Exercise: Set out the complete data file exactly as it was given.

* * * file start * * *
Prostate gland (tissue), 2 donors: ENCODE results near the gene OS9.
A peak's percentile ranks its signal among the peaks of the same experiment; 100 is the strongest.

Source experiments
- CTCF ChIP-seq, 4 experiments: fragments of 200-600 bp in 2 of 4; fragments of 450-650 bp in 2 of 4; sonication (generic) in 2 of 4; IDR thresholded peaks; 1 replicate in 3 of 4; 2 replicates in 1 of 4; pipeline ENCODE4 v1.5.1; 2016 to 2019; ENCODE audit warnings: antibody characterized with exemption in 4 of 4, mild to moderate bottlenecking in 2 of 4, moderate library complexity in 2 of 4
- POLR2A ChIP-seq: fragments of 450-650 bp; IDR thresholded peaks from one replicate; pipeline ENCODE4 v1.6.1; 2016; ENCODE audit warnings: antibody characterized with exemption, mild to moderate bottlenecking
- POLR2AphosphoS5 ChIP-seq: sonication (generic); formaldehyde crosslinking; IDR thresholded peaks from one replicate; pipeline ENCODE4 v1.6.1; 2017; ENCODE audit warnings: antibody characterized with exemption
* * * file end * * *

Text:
Prostate gland (tissue), 2 donors: ENCODE results near the gene OS9.
A peak's percentile ranks its signal among the peaks of the same experiment; 100 is the strongest.

Source experiments
- CTCF ChIP-seq, 4 experiments: fragments of 200-600 bp in 2 of 4; fragments of 450-650 bp in 2 of 4; sonication (generic) in 2 of 4; IDR thresholded peaks; 1 replicate in 3 of 4; 2 replicates in 1 of 4; pipeline ENCODE4 v1.5.1; 2016 to 2019; ENCODE audit warnings: antibody characterized with exemption in 4 of 4, mild to moderate bottlenecking in 2 of 4, moderate library complexity in 2 of 4
- POLR2A ChIP-seq: fragments of 450-650 bp; IDR thresholded peaks from one replicate; pipeline ENCODE4 v1.6.1; 2016; ENCODE audit warnings: antibody characterized with exemption, mild to moderate bottlenecking
- POLR2AphosphoS5 ChIP-seq: sonication (generic); formaldehyde crosslinking; IDR thresholded peaks from one replicate; pipeline ENCODE4 v1.6.1; 2017; ENCODE audit warnings: antibody characterized with exemption